Difference between DNA, RNA and Mitochondria
Most of us have some kind of vague idea about the terms DNA, RNA and Mitochondria, if only as it pertains to crime solving on television, and paternity suits. The truth is, all three exist with the cells of living things, and each has a specific function. We will look the three, and compare their structure, location and function. DNA or Deoxyribonucleic acid contains the blueprint for all living things. RNA or Ribonucleic Acid assists DNA in several functions. Mitochondria are organs working at the cellular level called an organelle.
DNA is a chemical structure composed of sugars phosphates and bases, formed in alternating patterns. The pattern is what dictates the genetic differences we experience. RNA and DNA look similar but DNA forms the familiar double helix while RNA has only a single helix. Each uses four base chemicals, sharing adenine, cytosine, and guanine, with RNA using Uracil and DNA using Thymine. DNA can create copies of itself. Mitochondria are either circular or oval shaped, with an outer skin or membrane, covering an inner one that contains many folds. In addition to the two membranes, three spaces make up the rest of the mitochondrion. They are the space between the two membranes, the space between the folds of the inner membrane, and the space inside the inner membrane. Mitochondria vary in size, and number dependent upon the type of cell.
DNA is found in the nucleus and mitochondria of the cell. RNA begins its existence in the nucleus, but may move to the cytoplasm to complete its mission. Mitochondria live within the cytoplasm of the cell, which is the part between the cell nucleus and the cell wall.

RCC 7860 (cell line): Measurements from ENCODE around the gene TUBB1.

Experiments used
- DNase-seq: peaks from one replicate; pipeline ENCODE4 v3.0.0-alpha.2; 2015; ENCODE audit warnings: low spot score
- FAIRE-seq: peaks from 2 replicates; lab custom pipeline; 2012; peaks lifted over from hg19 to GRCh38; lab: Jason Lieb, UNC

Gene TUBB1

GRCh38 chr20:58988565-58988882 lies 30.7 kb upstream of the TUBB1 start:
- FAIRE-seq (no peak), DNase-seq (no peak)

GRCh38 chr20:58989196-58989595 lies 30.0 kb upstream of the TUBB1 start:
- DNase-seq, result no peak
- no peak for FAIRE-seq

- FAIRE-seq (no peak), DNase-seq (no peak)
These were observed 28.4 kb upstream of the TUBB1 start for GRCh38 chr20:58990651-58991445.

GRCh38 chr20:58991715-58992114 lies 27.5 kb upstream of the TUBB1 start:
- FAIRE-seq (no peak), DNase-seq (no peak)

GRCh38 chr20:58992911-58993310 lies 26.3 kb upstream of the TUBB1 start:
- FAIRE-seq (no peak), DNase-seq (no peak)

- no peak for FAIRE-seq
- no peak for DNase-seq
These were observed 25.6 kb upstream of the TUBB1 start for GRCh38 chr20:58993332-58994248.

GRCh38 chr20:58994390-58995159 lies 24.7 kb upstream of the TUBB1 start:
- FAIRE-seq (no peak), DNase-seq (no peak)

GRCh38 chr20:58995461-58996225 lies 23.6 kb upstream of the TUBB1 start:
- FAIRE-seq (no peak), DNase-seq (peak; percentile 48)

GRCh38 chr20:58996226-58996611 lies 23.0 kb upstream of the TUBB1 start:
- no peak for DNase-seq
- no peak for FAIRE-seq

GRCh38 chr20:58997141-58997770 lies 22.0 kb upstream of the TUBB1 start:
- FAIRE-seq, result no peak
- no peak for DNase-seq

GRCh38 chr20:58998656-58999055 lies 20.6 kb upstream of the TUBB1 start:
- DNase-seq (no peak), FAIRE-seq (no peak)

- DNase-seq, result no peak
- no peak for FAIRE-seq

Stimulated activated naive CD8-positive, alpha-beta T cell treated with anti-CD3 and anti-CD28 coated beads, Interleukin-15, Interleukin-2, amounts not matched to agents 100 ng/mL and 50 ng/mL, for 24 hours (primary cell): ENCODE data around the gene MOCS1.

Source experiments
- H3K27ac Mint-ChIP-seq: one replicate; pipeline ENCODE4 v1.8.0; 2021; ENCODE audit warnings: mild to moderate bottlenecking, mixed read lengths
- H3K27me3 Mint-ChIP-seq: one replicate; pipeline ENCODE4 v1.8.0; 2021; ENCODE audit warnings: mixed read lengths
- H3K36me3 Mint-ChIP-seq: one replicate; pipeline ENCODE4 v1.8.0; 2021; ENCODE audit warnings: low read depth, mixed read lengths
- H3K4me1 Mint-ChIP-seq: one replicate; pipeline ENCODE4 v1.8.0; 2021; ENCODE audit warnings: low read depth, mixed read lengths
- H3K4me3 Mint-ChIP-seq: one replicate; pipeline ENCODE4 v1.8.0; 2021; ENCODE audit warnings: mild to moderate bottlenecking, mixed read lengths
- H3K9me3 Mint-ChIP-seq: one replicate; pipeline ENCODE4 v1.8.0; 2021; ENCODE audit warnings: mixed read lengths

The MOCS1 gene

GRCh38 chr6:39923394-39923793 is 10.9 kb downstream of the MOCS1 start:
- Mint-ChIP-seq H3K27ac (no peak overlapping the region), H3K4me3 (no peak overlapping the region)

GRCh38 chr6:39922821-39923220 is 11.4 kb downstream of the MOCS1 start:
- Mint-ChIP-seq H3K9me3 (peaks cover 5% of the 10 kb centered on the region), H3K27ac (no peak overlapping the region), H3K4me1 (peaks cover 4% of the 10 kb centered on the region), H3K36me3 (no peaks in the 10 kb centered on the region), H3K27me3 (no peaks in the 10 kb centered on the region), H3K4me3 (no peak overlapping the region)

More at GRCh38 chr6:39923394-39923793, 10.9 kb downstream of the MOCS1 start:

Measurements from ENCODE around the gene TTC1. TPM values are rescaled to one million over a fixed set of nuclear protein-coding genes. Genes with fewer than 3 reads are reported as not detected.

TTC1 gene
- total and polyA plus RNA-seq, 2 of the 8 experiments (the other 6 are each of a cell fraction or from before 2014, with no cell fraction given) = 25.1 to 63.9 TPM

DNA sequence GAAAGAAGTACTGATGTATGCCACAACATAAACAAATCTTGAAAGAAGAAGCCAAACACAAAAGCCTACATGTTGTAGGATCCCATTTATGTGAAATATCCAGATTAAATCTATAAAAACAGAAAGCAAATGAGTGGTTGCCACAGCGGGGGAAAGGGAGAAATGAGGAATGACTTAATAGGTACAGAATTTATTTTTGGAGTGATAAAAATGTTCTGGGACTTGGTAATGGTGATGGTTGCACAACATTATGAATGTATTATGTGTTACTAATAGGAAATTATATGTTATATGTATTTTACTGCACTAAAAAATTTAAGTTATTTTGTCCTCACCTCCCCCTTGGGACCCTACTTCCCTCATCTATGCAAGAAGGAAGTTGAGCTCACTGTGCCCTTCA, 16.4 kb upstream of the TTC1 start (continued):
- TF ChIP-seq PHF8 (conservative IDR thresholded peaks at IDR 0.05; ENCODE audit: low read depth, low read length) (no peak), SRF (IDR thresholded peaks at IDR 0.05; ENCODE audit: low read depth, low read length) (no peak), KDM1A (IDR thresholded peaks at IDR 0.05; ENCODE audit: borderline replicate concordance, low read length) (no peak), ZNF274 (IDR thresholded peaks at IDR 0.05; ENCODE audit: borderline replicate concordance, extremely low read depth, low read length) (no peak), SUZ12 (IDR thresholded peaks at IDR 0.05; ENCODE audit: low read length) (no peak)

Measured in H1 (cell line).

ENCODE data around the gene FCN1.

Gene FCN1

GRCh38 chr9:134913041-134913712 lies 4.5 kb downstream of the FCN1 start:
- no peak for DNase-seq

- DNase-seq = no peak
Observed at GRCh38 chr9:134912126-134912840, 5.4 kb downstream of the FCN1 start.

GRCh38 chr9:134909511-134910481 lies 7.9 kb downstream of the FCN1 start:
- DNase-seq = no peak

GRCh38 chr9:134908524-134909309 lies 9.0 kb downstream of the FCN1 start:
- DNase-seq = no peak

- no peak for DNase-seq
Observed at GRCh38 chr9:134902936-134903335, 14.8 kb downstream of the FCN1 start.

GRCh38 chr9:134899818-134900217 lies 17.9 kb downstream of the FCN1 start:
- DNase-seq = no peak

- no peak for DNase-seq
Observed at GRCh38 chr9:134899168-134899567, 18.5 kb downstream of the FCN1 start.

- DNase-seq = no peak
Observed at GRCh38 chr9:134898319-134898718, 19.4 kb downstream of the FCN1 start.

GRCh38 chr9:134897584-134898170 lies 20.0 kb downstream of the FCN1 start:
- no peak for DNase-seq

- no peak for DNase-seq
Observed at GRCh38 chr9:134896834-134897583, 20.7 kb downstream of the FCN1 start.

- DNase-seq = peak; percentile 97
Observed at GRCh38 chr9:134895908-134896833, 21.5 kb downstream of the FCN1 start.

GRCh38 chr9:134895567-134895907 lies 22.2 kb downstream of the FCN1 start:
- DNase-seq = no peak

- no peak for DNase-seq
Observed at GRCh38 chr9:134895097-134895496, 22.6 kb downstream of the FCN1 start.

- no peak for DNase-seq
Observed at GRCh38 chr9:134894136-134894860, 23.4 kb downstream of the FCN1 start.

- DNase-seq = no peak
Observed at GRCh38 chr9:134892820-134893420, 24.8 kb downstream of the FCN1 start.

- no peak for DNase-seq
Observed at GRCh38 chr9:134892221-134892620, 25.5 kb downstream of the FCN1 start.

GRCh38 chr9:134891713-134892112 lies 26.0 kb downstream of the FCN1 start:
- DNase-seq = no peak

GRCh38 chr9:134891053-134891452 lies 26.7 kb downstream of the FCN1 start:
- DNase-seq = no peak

DNA contains our genetic code. Everything we need to be a healthy human being is contained in that microscopic double helix strand. During reproduction half a child's DNA comes from the mother and half from the father. Mitochondrial DNA only comes from the mother. Depending on its type, RNA has on of three functions: making temporary copies of DNA for protein creation, (mRNA), translating DNA code (tRNA), and aiding in protein production by deciphering the mRNA. (rRNA). Mitochondria have numerous functions but the main one is the creation of Adenosine Tri Phosphate or ATP, which is used for energy. Mitochondria are also involved with metabolism at the cellular level, calcium ion storage, and may be involved with cell death.
DNA, RNA and Mitochondria are necessary for life, but each have there own distinct structure, location and purpose.
- DNA and RNA , yet distinctly different chemical structures while mitochondria are organelles
- DNA resides in the cell nucleus and within the Mitochondria, RNA can be in either the nucleus or the cytoplasm depending on their function, and Mitochondria stay in the cytoplasm
- DNA is the master plan, RNA delivers messages from the DNA, and mitochondria provide fuel for the entire operation.
- One could say DNA has one function, RNA has three and Mitochondria have many.